In general, however, it's up to local authorities to enforce these directives, Johnstone said. 

"Enforcement of these mask rules is not going to come down to a police officer writing a ticket for not wearing a mask, it's going to come down to the county health authorities pulling business licenses to protect the public health, safety and welfare," Johnstone said.

Masks are far less intrusive than the inoculations that came with small pox and the influenza outbreak in 1918. The constitutional argument against masks doesn't hold much water in Johnstone's opinion, as it's more akin to fighting a smoking ban that's intended to protect the public rather than trying to protect people from themselves. As long as the government's response to the pandemic is even handed, like saying all businesses must require masks, not just one of several industries, then the government is not discriminating on any individual rights.

"Our Constitution is law, it has content, it is not whatever you want to think it is," Johnstone said. "It is law and although there are grey areas, there are relatively clear answers in this area. I think anyone who takes an oath to uphold the Constitution, as I do as a lawyer, as new citizens do, need to understand that it is law and not just a cover for whatever personal or political views they may have."


For others, it's less about the Constitution and more about business. Asked Wednesday why Stevensville Hardware decided not to enforce masks, manager Dave Reyes said "the increase in business." The store gets more customers by not requiring a mask, he said. As an essential service, the store never shut down in the early days of the pandemic, and it didn't ask customers to wear masks then, either.

"I think we're all adult enough to do what we need for ourselves," Reyes said.

A few doors down, River's Mist Gallery and Fine Art Owner Gretchen Spiess said one woman threw a fit when they asked her to put on a mask provided at the front door. The woman disagreed with the requirement and left.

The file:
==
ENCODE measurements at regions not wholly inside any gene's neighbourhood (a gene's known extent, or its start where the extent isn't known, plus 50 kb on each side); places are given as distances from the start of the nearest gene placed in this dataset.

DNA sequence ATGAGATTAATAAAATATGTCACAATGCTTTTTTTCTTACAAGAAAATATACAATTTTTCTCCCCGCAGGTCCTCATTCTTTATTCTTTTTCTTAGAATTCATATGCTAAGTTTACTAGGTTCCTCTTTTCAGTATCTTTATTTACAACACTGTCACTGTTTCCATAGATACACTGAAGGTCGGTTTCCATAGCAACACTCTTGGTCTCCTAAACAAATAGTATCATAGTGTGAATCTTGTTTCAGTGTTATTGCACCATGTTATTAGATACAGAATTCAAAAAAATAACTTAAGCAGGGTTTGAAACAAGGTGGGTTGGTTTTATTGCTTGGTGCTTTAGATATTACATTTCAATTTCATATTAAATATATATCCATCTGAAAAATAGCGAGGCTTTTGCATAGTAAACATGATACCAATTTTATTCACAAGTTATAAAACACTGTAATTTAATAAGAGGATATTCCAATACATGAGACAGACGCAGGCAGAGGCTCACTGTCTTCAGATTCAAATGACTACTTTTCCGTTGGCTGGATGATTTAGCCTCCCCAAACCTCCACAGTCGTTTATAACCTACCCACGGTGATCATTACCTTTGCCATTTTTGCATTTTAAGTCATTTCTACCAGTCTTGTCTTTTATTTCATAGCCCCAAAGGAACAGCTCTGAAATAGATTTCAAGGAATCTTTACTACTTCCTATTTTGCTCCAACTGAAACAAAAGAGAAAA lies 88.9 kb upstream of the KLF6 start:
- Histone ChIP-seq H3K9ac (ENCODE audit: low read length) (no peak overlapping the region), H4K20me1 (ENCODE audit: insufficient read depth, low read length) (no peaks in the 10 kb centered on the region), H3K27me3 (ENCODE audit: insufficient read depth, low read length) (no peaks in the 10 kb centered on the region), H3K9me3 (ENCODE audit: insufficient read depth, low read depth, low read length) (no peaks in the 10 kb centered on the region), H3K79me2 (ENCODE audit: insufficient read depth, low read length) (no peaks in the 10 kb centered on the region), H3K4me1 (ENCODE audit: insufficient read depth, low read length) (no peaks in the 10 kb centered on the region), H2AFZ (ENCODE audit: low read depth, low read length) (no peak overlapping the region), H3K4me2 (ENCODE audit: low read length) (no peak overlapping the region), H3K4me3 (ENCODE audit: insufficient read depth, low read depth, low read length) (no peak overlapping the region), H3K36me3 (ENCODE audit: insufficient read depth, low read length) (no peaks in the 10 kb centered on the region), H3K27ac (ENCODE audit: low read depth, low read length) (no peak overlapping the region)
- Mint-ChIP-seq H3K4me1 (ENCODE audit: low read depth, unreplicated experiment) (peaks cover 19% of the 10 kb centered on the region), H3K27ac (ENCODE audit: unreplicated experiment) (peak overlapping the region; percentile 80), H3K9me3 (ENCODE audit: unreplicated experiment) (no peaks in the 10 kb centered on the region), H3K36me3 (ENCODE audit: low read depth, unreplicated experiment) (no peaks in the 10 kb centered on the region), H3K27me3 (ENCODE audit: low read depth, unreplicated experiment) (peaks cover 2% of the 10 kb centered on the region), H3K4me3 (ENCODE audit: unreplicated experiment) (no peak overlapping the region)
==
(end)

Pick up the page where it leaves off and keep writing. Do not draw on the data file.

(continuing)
"I said, 'fine,' I have no problem with that," Spiess said. 

River's Mist is an artists' cooperative, and several are of the 60-plus age range designated high-risk for infection, said Diane Olhoeft, one of the artists in the shop on Wednesday.

"For me, it makes perfect sense," Olhoeft said. "I worked in a hospital for 35 years. Whenever I'm with someone who has pneumonia, I would wear a mask."

Spiess said the elected officials' decision to give businesses a choice in enforcing the mask mandate was "no surprise." But she's glad Bullock issued the mandate all the same, even wishing he had done so three months ago.

"It's uncomfortable, so what?" Spiess said. "It's a very small price to pay."

Another couple doors down Main Street and Chuck Jenne, 89, is peeking out between the red bandanna covering his face and his Korean War veteran's cap as he sits down at an outside table for his daily coffee. He was quarantined for two months back in the 1940s — the first month for when his brother got the chicken pox and the second month when his own infection reared up.

"I think everybody should be thoughtful of people and keep from infecting anyone or being infected," he said. "Or doing what they can do."

Jenne is going to hold on to masking himself up when he leaves the house ("I gotta have coffee," he said) but, like Bye, believes people can be left up to their own devices. Ravalli County has still had a relatively small share of the coronavirus' spread, 51 of the 2,813 confirmed cases since the pandemic began. 

"I think that's their privilege," Jenne said. "I don't believe they should be forced, but I think the public should be smart enough to do what they can to curb it.

"Maybe that's wishful thinking."